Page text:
Saturday, May 27, 2006
Richard’s On Richards
Vancouver, BC Canada
***Review & All Photos By Lord of The Wasteland
You know that phenomenon when a band is on the tip of everyone’s tongue—the “buzz” band? Well, the latest group to worm its way into the collective conscious is Australian stoner/trip/hard rock band, Wolfmother. The band’s self-titled debut album is a thirteen-track barnburner that owes much to the classic rock sounds of Led Zeppelin, Deep Purple and Black Sabbath but also weaves in some white boy funk, bare-bones riffing a la The Kinks, trippy Doors-like interludes, melodic Beatles-esque choruses and loads of Iggy Pop attitude. Some may instantly write off Wolfmother as jumping on the garage rock bandwagon steered by The Strokes, The Hives and The White Stripes or even the over-the-top nonsense of The Darkness but after witnessing the band live, it is immediately apparent that Wolfmother is poised for more than the flash-in-the-pan status of those trend-followers whose 15 minutes are just about up.
Led by the vocals and six-string crunch of the afro-blessed Andrew Stockdale, Wolfmother is a three-piece monster who is just as capable of speed-bagging the listener with a barrage of dirty, feedback-laden riffs and four-on-the floor grooves as drawing out a dizzying trip through psychedelic, bong-hazed waters. The sold-out crowd blended hipsters and local celebrities with rock fans and a few others who defied categorization but everyone on hand was quick to find that Wolfmother’s performance was going to be talked about for some time.
Once the band hit the stage at 8:45PM (this was an early show as the venue was double-booked with Five Alarm Funk—“a 12-piece Afro-Funk juggernaut”—coming on afterwards), Stockdale, along with bassist/keyboardist Chris Ross and drummer Myles Heskett, absolutely tore through a ten-song, 75-minute set, that crackled with an electricity and energy that legends are made of. Put simply, Richard’s On Richards was THE place to be on this night. Loud does not even begin to put a tab on this show. Stockdale’s amps were turned to 11, Heskett pounded his drums like a madman and the thunderous rumble of Ross’s bass was eclipsed only by his serpentine keyboard lines. The rabid crowd was just as appreciative and enthusiastic, as several eager guys actually yanked Heskett into the upper deck at the end of the show.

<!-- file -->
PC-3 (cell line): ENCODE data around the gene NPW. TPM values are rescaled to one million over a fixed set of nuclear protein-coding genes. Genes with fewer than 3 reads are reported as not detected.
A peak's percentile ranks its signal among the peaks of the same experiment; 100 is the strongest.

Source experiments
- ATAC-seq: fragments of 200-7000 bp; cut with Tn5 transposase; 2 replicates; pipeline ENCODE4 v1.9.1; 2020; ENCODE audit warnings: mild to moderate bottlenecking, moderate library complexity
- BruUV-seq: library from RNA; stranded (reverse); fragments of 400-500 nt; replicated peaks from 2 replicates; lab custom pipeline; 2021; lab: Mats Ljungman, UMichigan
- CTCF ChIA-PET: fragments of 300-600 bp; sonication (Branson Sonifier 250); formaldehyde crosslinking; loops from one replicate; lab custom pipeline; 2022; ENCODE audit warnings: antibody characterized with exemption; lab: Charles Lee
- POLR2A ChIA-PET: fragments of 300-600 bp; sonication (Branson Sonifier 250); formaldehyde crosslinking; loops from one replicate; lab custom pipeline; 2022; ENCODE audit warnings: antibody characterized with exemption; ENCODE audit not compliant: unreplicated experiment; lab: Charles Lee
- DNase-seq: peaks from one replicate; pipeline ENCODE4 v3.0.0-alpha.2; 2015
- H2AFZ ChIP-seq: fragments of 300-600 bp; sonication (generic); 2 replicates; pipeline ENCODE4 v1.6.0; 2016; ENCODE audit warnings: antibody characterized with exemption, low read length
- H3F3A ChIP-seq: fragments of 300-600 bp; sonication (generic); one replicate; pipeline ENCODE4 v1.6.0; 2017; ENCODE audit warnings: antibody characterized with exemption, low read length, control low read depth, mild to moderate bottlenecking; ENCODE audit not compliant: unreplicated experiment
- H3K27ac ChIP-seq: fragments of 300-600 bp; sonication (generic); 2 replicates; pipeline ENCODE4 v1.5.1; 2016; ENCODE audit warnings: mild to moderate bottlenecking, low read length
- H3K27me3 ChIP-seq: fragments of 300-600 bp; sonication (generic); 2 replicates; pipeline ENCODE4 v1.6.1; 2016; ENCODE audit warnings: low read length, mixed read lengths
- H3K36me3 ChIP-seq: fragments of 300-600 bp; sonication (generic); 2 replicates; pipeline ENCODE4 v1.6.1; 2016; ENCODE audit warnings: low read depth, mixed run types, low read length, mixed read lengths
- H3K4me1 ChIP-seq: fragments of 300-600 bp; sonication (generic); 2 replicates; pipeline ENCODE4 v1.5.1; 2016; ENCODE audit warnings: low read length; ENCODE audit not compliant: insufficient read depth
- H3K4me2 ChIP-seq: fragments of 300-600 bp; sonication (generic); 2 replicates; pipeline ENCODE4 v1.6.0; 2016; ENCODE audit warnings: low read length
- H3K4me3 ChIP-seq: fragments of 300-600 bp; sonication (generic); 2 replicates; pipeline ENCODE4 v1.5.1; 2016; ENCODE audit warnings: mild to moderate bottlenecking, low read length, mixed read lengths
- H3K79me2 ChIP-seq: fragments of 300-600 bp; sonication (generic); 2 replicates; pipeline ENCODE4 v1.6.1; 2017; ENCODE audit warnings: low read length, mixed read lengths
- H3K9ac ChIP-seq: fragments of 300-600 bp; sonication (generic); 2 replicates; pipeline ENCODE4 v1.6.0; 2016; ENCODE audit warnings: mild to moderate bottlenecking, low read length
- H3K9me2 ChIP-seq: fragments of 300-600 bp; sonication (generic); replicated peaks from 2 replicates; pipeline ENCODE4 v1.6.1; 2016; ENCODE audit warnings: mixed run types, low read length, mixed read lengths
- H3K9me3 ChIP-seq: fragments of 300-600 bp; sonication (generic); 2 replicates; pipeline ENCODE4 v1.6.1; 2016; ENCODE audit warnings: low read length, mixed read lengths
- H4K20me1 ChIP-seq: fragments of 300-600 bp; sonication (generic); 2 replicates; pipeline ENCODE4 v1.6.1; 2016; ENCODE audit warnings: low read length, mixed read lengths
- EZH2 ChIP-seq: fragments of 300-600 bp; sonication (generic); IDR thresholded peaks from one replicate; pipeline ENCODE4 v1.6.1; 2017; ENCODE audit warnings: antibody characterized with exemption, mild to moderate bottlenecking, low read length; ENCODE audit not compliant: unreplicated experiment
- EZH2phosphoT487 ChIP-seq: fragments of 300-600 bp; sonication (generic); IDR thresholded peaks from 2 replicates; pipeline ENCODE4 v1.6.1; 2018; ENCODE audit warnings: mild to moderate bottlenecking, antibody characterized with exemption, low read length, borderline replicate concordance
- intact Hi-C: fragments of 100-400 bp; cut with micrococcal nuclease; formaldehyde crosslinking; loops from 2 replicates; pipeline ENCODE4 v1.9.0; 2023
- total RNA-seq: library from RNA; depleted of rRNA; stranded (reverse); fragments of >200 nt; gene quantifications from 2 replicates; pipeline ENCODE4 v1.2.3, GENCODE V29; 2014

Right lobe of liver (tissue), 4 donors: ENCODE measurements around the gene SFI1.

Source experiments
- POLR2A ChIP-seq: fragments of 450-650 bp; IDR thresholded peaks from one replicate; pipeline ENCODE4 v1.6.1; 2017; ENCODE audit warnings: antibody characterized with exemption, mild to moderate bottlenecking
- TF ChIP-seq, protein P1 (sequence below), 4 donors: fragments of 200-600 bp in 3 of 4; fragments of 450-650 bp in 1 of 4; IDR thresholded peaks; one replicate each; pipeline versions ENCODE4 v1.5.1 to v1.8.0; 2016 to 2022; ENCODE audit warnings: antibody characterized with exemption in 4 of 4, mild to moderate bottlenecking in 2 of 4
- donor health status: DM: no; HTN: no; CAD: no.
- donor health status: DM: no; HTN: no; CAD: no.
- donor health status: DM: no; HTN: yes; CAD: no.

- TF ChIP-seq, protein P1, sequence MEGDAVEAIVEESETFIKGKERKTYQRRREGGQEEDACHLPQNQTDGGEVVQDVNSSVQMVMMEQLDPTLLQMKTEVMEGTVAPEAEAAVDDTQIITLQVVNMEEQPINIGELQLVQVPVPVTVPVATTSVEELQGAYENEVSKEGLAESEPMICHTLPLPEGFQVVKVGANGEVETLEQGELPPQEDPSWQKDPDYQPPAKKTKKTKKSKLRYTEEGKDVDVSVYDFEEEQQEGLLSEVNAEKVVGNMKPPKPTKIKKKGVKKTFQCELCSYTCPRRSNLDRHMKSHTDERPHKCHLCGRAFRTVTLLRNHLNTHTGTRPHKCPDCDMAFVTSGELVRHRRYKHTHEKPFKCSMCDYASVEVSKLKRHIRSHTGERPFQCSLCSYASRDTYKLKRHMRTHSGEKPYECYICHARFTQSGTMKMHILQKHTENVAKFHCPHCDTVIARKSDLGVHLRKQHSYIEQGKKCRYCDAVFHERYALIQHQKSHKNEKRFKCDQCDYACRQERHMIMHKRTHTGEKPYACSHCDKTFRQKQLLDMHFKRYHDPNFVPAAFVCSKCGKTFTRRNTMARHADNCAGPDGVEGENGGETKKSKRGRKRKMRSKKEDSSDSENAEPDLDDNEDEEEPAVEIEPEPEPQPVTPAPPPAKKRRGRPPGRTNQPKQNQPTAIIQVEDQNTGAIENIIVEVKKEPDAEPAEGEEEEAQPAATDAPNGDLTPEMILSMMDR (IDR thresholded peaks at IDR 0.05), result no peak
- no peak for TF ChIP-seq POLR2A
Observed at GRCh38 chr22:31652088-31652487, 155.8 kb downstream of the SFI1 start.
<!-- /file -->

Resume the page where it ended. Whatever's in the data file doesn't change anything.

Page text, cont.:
Stockdale is clearly a frontman for the ages, sporting a six-inch afro and some mighty flashy duds. His mannerisms on stage are culled from every rock cliché of the past thirty years including the Marshall stack hump, drum riser leap/scissor kick combo and the timeless guitar-solo-while-writhing-around-on-your-back. The kicker, though, was when the band emerged from the gallows for the encore with Heskett sporting a giant cape and Stockdale in a skin-tight, black sequined jumpsuit with glittering stars. Showmen to the very end, indeed.
Musically, ten of the thirteen tracks from WOLFMOTHER were played and the band certainly picked the cream of the crop. The funk-a-delic bass line of set opener “Dimension” saw Stockdale’s voice crackle a bit at first but as the show wore on, he seemed to settle into the groove. The steamrolling chorus of “White Unicorn” heated things up and the “Riders On The Storm”-like middle section was a calling for all things leafy to be lit up but when the band let loose with the frenzied pace of the rollicking “Apple Tree,” things got really crazy. “Love Train”’s R&B-influenced percussion (it’s the song in the new Apple iTunes commercial) kept things moving while the grooving stomp of “Woman,” dedicated to Vancouver’s ladies, bares more than a passing resemblance to Led Zeppelin, both vocally as well as in the searing riffs. A brilliant combination of the stoner rock sludge of “Colossal” and the gargantuan arpeggios and feedback-dripping solo of “Joker & The Thief” closed the show with a spent Stockdale hurling his guitar into the crowd and throwing his mike stand to the floor.
All of this added up to what will surely be lauded as show-of-the-year on many local media outlets’ lists, my own included. For a band whose first foray on to North American shores was a handful of shows in 2005, Wolfmother is already headlining small clubs and their meteoric rise to the top of any rock publication worth their salt is something to behold. The band’s blistering live show is perfectly suited for a small club but I doubt they will be playing to such small crowds for much longer. Wolfmother is the modern version of a freeform jam band but with a hippy-dippy thunder to their songs that houses enough bombast and old-school rawk flourishes to appeal to the discerning fan as much as it does the masses. Wolfmother is not thinking-man’s music but for a return to good old fashioned guitar rock and a live spectacle, this band has it in the bag. Look for even bigger things from Wolfmother because this band has only just begun.
Where Eagles Have Been
Joker & The Thief
***Thanks to Jenny of House of Blues for the press pass.